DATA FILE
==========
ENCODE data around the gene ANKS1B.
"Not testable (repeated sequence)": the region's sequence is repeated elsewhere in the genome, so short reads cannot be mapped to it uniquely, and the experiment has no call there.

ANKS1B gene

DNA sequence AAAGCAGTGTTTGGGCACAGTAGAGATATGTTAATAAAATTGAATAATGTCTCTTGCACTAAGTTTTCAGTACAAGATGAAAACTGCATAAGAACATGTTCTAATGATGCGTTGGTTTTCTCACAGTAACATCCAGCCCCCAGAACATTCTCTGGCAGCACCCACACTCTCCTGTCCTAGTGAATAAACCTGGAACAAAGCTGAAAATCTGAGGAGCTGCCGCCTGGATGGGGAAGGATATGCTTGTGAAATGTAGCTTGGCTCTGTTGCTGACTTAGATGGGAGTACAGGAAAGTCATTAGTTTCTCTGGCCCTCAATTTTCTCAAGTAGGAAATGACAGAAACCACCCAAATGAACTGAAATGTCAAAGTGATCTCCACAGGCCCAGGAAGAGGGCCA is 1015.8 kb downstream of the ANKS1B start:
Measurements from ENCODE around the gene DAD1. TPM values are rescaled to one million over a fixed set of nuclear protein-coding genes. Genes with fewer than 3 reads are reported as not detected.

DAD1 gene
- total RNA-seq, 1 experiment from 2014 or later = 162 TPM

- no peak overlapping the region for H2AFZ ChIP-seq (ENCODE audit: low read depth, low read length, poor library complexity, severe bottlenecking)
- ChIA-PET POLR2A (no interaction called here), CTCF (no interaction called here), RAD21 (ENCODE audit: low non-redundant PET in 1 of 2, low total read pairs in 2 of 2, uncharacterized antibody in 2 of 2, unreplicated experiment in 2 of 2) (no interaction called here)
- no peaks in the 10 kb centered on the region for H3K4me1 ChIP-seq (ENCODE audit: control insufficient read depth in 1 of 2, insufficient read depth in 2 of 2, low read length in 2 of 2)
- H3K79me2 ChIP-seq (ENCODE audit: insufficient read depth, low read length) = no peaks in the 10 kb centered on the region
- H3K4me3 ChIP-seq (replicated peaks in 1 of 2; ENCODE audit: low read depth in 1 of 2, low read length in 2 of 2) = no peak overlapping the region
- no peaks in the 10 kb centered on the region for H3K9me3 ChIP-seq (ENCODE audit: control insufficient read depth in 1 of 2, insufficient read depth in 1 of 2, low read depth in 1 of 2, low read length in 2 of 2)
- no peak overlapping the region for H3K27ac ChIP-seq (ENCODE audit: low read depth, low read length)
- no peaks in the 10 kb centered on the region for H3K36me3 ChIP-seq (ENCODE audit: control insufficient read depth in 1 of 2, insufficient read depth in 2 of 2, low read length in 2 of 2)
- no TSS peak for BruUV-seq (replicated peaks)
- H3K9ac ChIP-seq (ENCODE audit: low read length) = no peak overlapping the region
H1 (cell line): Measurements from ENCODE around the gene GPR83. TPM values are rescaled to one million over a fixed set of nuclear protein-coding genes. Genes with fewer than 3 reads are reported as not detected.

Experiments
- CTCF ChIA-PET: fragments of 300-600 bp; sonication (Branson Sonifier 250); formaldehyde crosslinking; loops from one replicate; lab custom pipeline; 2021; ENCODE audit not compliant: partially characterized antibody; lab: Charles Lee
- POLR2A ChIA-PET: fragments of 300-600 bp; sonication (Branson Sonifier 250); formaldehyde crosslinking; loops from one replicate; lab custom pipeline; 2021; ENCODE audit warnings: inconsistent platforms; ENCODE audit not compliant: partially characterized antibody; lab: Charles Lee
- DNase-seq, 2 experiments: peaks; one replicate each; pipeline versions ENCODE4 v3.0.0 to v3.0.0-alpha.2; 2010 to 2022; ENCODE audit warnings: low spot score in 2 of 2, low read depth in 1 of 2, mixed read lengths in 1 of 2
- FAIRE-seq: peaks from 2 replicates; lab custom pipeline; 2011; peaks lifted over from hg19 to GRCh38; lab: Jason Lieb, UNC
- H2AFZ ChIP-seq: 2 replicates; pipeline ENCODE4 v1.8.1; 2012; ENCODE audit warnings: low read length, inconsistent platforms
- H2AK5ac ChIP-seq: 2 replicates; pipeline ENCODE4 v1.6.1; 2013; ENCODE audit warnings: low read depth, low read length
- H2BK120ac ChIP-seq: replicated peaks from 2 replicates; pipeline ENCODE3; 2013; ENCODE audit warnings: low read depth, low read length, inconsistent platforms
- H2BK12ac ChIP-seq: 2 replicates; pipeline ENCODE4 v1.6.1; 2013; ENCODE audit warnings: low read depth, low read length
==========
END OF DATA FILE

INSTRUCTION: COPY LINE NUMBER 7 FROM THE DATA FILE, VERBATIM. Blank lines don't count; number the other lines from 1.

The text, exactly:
- total RNA-seq, 1 experiment from 2014 or later = 162 TPM